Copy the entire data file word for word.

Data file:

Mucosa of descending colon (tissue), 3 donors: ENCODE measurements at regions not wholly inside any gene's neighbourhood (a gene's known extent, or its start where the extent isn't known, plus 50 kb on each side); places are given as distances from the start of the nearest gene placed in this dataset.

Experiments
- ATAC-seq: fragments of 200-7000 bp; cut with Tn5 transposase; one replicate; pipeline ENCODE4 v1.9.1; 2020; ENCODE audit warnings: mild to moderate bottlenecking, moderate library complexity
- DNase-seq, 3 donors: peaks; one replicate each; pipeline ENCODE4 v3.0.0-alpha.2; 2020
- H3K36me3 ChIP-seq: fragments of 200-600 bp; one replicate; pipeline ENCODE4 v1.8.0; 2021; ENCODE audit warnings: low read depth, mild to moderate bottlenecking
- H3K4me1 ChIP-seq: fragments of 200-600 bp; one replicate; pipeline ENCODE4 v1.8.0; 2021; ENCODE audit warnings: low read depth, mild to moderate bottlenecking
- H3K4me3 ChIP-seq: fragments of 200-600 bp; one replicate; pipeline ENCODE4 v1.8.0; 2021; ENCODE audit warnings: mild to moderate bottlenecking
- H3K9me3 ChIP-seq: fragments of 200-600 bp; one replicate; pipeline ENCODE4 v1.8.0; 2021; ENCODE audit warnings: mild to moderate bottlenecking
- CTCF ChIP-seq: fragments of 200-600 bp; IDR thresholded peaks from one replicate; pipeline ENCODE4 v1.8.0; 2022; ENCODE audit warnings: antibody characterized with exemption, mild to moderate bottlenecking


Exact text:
Mucosa of descending colon (tissue), 3 donors: ENCODE measurements at regions not wholly inside any gene's neighbourhood (a gene's known extent, or its start where the extent isn't known, plus 50 kb on each side); places are given as distances from the start of the nearest gene placed in this dataset.

Experiments
- ATAC-seq: fragments of 200-7000 bp; cut with Tn5 transposase; one replicate; pipeline ENCODE4 v1.9.1; 2020; ENCODE audit warnings: mild to moderate bottlenecking, moderate library complexity
- DNase-seq, 3 donors: peaks; one replicate each; pipeline ENCODE4 v3.0.0-alpha.2; 2020
- H3K36me3 ChIP-seq: fragments of 200-600 bp; one replicate; pipeline ENCODE4 v1.8.0; 2021; ENCODE audit warnings: low read depth, mild to moderate bottlenecking
- H3K4me1 ChIP-seq: fragments of 200-600 bp; one replicate; pipeline ENCODE4 v1.8.0; 2021; ENCODE audit warnings: low read depth, mild to moderate bottlenecking
- H3K4me3 ChIP-seq: fragments of 200-600 bp; one replicate; pipeline ENCODE4 v1.8.0; 2021; ENCODE audit warnings: mild to moderate bottlenecking
- H3K9me3 ChIP-seq: fragments of 200-600 bp; one replicate; pipeline ENCODE4 v1.8.0; 2021; ENCODE audit warnings: mild to moderate bottlenecking
- CTCF ChIP-seq: fragments of 200-600 bp; IDR thresholded peaks from one replicate; pipeline ENCODE4 v1.8.0; 2022; ENCODE audit warnings: antibody characterized with exemption, mild to moderate bottlenecking